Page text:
Automated Cutting & Sewing Developments

An apparel product is a consumer good with a large number of fragmented supply chains. It starts with fiber selection, proceeds to yarn and fabric production, and ends in apparel manufacturing. In many cases, several additional sectors are involved in finishing the final product, which may include trims, findings, embroidery, leather and other fashion accessories.

The major operations of the labor-intensive apparel manufacturing sector can be categorized into three groups — preproduction, production and postproduction1. Preproduction focuses on preparing necessary materials and services, and includes line planning, sample development, and approvals, sourcing, and production scheduling. During production, fabrics are spread, cut, bundled, and sewn. Several post-production tasks follow — including pressing, inspection, folding and packing — to get goods ready for consumers. Apparel production still relies on manual practices much as it was a few hundreds of years ago2.

The labor dependent nature of cutting and sewing tasks make them expensive. Fabric cost and cut-and-sew labor are the two largest expenses in apparel manufacturing2. Raw materials represent 50 to 70 percent of the total product cost3, but compromises in quality and quantity of fabric directly influences the quality of a final product. Instead, the viable solution to reduce the fabric cost is to realize the most efficient marker through accurate and precise cutting.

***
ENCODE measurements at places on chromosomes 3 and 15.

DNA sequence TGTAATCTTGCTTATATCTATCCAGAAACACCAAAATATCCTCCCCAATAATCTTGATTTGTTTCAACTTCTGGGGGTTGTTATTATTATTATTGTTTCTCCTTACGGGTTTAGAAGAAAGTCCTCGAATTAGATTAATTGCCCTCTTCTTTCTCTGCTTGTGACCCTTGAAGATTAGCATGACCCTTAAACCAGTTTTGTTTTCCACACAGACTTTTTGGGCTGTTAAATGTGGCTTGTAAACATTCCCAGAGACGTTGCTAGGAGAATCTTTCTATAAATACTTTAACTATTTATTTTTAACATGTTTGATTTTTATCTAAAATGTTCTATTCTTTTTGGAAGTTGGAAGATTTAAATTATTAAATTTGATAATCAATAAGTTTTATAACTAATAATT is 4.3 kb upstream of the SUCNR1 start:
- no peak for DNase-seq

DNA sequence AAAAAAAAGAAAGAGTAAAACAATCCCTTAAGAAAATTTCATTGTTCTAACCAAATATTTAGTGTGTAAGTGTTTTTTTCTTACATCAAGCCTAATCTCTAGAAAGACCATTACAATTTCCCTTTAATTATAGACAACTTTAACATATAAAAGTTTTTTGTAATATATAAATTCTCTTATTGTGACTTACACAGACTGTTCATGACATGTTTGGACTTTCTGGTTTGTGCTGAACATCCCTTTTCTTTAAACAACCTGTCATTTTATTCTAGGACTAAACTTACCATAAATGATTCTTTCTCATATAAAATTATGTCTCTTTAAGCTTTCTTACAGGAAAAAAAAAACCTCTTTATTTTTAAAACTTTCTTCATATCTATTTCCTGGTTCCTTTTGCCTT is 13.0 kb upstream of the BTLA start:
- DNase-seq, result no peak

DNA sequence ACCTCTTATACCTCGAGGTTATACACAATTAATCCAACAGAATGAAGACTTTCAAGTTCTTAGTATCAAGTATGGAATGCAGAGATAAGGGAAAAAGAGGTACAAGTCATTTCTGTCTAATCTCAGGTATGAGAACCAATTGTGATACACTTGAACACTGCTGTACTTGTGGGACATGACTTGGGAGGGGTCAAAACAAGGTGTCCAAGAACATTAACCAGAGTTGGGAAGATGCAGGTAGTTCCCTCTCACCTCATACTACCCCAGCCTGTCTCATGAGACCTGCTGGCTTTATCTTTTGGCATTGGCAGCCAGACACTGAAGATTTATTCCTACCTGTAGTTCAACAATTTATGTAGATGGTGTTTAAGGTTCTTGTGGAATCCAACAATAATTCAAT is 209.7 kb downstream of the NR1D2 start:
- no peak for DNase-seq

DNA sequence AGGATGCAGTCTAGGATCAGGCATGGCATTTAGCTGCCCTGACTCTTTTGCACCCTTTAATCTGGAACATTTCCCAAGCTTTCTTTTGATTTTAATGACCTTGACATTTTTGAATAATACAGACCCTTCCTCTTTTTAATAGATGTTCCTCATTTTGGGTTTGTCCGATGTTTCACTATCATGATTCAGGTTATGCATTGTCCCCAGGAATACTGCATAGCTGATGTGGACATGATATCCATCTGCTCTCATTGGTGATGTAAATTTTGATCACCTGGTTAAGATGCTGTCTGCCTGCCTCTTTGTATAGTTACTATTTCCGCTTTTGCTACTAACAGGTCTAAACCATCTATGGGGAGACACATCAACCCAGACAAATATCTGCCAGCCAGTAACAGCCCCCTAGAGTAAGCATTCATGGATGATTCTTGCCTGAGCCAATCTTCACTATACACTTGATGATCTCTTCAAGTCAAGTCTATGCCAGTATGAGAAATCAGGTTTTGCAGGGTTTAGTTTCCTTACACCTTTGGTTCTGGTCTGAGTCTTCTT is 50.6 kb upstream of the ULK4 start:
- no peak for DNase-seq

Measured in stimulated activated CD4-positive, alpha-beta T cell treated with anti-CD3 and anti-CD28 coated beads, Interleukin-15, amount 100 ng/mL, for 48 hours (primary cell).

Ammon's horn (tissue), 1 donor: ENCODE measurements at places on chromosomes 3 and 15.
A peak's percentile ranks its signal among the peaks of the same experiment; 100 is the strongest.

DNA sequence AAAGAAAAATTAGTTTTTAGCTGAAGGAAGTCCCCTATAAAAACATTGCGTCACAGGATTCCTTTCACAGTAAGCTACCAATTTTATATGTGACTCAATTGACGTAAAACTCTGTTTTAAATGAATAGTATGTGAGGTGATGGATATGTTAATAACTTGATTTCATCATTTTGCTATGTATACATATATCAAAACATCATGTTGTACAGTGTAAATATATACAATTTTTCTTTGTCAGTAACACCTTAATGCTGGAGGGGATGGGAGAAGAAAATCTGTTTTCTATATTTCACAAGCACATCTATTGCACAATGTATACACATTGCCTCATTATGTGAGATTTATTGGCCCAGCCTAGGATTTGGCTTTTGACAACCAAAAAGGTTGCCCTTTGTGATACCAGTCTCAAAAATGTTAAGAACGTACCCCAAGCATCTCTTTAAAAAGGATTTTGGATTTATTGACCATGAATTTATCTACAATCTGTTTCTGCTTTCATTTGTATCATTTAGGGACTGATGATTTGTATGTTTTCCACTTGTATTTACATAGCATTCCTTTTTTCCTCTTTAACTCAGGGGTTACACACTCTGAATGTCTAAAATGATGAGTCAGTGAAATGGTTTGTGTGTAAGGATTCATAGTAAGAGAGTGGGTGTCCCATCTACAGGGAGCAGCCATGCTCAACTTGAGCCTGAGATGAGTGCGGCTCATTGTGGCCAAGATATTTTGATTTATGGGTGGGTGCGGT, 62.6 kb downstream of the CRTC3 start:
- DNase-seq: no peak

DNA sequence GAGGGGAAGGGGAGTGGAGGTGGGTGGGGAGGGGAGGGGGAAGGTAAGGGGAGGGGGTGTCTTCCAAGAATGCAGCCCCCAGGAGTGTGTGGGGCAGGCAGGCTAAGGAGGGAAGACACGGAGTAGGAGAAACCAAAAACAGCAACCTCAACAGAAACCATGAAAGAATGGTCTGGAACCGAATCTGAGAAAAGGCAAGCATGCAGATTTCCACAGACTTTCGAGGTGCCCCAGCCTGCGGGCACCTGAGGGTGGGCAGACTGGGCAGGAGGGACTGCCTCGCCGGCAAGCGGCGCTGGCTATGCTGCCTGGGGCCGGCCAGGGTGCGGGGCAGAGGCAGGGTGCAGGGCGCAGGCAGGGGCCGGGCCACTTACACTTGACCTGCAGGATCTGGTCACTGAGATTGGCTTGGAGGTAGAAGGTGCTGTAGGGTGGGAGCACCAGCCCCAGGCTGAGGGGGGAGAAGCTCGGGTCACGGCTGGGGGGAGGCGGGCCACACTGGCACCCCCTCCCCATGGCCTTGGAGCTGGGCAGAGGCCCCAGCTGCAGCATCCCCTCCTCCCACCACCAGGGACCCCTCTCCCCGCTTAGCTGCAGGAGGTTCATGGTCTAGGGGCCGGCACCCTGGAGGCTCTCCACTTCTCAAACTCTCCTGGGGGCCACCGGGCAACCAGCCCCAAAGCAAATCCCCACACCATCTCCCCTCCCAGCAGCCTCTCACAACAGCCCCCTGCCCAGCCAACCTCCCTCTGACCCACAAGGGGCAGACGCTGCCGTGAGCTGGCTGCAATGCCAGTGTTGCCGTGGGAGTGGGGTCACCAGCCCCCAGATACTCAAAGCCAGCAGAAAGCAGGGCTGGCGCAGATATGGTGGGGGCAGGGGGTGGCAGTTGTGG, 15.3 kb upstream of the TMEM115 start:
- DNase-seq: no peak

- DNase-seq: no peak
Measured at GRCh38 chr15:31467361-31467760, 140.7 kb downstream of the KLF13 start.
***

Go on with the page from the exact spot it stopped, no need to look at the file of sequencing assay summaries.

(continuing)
Sewing represents 35 to 40 percent of the total cost4. Sewn product manufacturers have lowered labor costs through global supply chain management over the past decades by locating production facilities in developing countries. However, this business strategy is more difficult to maintain because of recent changes in the global labor market. There are urgent needs to find alternative manufacturing solutions and automating cutting and sewing process is one option.

Automation improves productivity as well as the quality of fashion products by minimizing human intervention and preventing manufacturing mistakes. Examples include mechanized fabric handling, computerized techniques, and automatic sewing machine and robots. These processes assist smooth automatic transitions of workpieces between steps or during a process.

There were six sub-sections established under the garment making system presented at the ITMA 2019 textile machinery tradeshow. Those were product development equipment; shrinking, fusing, and cutting; sewing; sewing supplies and consumable; product finishing. Cutting and sewing are the major areas of observations, and multiple examples of automated equipment are reported to highlight key features of technical innovations in cutting and sewing automation.

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